the High Court are manifestly perverse and unsupportable from the evidence on record.
24. Keeping the aforesaid principles in mind, we shall proceed to scrutinize the
materials on record.
25. It appears from the evidence on record, more particularly the evidence of
the PW-1 Nandlal Ramnihor Mishra (Exh. 12), that both, the deceased and appellant herein were known to him. The PW-1 Nandlal knew both as they all used
to reside in the same locality i.e. nearby the Hanuman temple situated at the Vile
Parle railway station. The PW-1 in his oral evidence has talked about the fight
that first ensued at 10:30 P.M. between the deceased and the appellant somewhere near the west ticket window of Vile Parle Railway Station. The fight between the two was on account of money. It appears that thereafter at about 12:00
in the night while the deceased was sleeping, the appellant herein laid an assault
on the head of the deceased with a hammer. The PW-1 Nandlal witnessed the
same on hearing the noise. After the assault was over, the PW-1 is also said to
have confronted the appellant herein by asking him whether he had killed the deceased. We do not find anything improbable in the examination-in-chief of Nandlal (PW-1) more particularly considering a very scant & deficient cross-examination. We take notice of the fact that except a minor contradiction in the form of an
omission, nothing substantial could be elicited from the cross examination of the
PW-1 so as to render his entire evidence doubtful.
26. The PW-8 Udaysingh Ramsingh Thakur (Exh.29) is also one of the eye
witnesses to the incident. He also knew the deceased as well as the appellant as
they all used to work as labourers in the locality of Vile Parle. So far as the evi12
dence of the PW-8 Udaysingh is concerned the defence has been able to bring
on record a major contradiction in the form of an omission as the PW-8 in his police statement recorded under Section 161 of the Cr.PC had not stated anything
about the appellant inflicting blows with a hammer on the head of the deceased.
The PW-8 in his cross-examination stated that he had no idea as to why the police did not record in his police statement the factum of assault with the hammer.
However, the PW-8 in his evidence has deposed that after the incident the appellant was confronted by the PW-1 Nandlal. Some part of the evidence of the PW-8
corroborates the oral testimony of the PW-1 Nandlal.
27. The appreciation of ocular evidence is a hard task. There is no fixed or
straight-jacket formula for appreciation of the ocular evidence. The judicially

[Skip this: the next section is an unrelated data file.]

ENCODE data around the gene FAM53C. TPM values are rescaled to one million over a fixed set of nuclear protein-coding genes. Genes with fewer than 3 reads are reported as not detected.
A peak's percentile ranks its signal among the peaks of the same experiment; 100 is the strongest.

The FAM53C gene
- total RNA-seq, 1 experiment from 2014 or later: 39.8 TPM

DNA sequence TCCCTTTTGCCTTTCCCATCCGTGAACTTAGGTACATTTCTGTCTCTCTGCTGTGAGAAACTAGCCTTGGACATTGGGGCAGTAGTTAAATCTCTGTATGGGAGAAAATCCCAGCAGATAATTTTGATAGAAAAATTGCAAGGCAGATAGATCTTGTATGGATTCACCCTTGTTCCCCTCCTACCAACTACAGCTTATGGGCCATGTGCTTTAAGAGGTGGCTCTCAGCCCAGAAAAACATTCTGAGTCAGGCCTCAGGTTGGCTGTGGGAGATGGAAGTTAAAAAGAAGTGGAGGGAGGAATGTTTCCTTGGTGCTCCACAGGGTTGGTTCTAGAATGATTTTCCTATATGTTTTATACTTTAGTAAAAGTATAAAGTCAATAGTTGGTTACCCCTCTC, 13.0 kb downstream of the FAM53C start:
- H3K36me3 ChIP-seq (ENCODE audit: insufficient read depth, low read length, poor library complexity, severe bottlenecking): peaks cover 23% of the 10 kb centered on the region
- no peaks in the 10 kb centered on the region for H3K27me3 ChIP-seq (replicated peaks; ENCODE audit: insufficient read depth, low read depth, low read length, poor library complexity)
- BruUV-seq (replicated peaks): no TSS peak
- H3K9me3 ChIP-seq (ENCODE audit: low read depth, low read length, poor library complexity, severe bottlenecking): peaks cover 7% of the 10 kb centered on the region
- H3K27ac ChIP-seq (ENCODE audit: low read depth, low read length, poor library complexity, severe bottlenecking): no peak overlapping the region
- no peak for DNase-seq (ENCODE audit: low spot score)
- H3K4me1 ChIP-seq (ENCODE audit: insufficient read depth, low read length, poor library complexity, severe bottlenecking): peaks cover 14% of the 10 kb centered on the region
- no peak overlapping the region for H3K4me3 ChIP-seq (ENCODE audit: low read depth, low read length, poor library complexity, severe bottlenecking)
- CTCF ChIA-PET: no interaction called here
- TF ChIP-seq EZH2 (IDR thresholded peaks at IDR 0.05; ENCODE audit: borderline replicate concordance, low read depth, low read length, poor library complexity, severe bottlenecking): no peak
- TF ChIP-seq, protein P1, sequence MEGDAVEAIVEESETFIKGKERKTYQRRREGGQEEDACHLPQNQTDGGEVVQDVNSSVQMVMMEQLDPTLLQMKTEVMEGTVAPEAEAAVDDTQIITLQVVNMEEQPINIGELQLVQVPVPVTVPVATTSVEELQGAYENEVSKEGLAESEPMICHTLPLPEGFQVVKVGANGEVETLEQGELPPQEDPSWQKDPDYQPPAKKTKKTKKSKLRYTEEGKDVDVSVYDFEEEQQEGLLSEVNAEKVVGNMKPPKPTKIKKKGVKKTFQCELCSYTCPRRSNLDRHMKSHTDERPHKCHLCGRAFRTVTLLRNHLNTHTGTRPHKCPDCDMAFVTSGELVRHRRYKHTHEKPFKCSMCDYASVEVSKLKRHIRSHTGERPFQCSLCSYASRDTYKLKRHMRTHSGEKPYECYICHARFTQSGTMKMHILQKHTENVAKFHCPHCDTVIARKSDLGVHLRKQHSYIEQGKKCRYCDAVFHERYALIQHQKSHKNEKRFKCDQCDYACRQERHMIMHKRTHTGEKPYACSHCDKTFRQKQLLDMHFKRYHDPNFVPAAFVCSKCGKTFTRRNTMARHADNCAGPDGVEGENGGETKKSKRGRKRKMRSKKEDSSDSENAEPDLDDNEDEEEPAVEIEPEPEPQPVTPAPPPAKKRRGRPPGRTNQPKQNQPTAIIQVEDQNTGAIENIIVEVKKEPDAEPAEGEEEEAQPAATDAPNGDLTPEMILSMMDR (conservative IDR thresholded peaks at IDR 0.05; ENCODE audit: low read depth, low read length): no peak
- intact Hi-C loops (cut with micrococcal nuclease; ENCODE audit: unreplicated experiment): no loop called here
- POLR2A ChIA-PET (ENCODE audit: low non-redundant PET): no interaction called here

evolved principles for appreciation of ocular evidence in a criminal case can be
enumerated as under:
I. While appreciating the evidence of a witness, the approach must be
whether the evidence of the witness read as a whole appears to have a
ring of truth. Once that impression is formed, it is undoubtedly necessary
for the Court to scrutinize the evidence more particularly keeping in view
the deficiencies, drawbacks and infirmities pointed out in the evidence as a
whole and evaluate them to find out whether it is against the general tenor
of the evidence given by the witness and whether the earlier evaluation of
the evidence is shaken as to render it unworthy of belief.
II. If the Court before whom the witness gives evidence had the opportunity to
form the opinion about the general tenor of evidence given by the witness,
the appellate court which had not this benefit will have to attach due weight
to the appreciation of evidence by the trial court and unless there are
reasons weighty and formidable it would not be proper to reject the
evidence on the ground of minor variations or infirmities in the matter of
III. When eye-witness is examined at length it is quite possible for him to
make some discrepancies. But courts should bear in mind that it is only
when discrepancies in the evidence of a witness are so incompatible with
the credibility of his version that the court is justified in jettisoning his
IV. Minor discrepancies on trivial matters not touching the core of the case,
hyper technical approach by taking sentences torn out of context here or
there from the evidence, attaching importance to some technical error
committed by the investigating officer not going to the root of the matter
would not ordinarily permit rejection of the evidence as a whole.
V. Too serious a view to be adopted on mere variations falling in the narration
of an incident (either as between the evidence of two witnesses or as
between two statements of the same witness) is an unrealistic approach
for judicial scrutiny.
VI. By and large a witness cannot be expected to possess a photographic
memory and to recall the details of an incident. It is not as if a video tape is
replayed on the mental screen.
VII. Ordinarily it so happens that a witness is overtaken by events. The witness
could not have anticipated the occurrence which so often has an element
of surprise. The mental faculties therefore cannot be expected to be
attuned to absorb the details.
VIII. The powers of observation differ from person to person. What one may
notice, another may not. An object or movement might emboss its image
on one person's mind whereas it might go unnoticed on the part of another.
IX. By and large people cannot accurately recall a conversation and reproduce
the very words used by them or heard by them. They can only recall the
main purport of the conversation. It is unrealistic to expect a witness to be